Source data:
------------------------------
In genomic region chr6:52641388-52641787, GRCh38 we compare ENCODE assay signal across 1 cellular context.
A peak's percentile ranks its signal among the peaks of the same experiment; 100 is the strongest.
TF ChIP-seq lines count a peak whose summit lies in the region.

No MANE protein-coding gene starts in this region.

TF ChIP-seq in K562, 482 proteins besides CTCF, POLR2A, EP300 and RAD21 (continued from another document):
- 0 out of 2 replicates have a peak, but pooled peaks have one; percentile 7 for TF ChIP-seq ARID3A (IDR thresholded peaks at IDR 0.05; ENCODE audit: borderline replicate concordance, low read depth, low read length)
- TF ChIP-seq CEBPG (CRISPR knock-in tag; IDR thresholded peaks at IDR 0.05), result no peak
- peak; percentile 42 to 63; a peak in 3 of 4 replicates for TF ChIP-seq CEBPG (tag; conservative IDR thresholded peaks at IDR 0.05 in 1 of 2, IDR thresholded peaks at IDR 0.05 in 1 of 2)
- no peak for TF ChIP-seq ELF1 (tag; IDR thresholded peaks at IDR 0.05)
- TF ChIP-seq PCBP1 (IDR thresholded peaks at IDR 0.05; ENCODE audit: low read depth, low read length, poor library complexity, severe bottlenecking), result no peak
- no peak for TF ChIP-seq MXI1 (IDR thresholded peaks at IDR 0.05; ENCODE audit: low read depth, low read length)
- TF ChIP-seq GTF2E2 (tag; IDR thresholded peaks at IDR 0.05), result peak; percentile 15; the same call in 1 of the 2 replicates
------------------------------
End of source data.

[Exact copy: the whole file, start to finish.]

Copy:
In genomic region chr6:52641388-52641787, GRCh38 we compare ENCODE assay signal across 1 cellular context.
A peak's percentile ranks its signal among the peaks of the same experiment; 100 is the strongest.
TF ChIP-seq lines count a peak whose summit lies in the region.

No MANE protein-coding gene starts in this region.

TF ChIP-seq in K562, 482 proteins besides CTCF, POLR2A, EP300 and RAD21 (continued from another document):
- 0 out of 2 replicates have a peak, but pooled peaks have one; percentile 7 for TF ChIP-seq ARID3A (IDR thresholded peaks at IDR 0.05; ENCODE audit: borderline replicate concordance, low read depth, low read length)
- TF ChIP-seq CEBPG (CRISPR knock-in tag; IDR thresholded peaks at IDR 0.05), result no peak
- peak; percentile 42 to 63; a peak in 3 of 4 replicates for TF ChIP-seq CEBPG (tag; conservative IDR thresholded peaks at IDR 0.05 in 1 of 2, IDR thresholded peaks at IDR 0.05 in 1 of 2)
- no peak for TF ChIP-seq ELF1 (tag; IDR thresholded peaks at IDR 0.05)
- TF ChIP-seq PCBP1 (IDR thresholded peaks at IDR 0.05; ENCODE audit: low read depth, low read length, poor library complexity, severe bottlenecking), result no peak
- no peak for TF ChIP-seq MXI1 (IDR thresholded peaks at IDR 0.05; ENCODE audit: low read depth, low read length)
- TF ChIP-seq GTF2E2 (tag; IDR thresholded peaks at IDR 0.05), result peak; percentile 15; the same call in 1 of the 2 replicates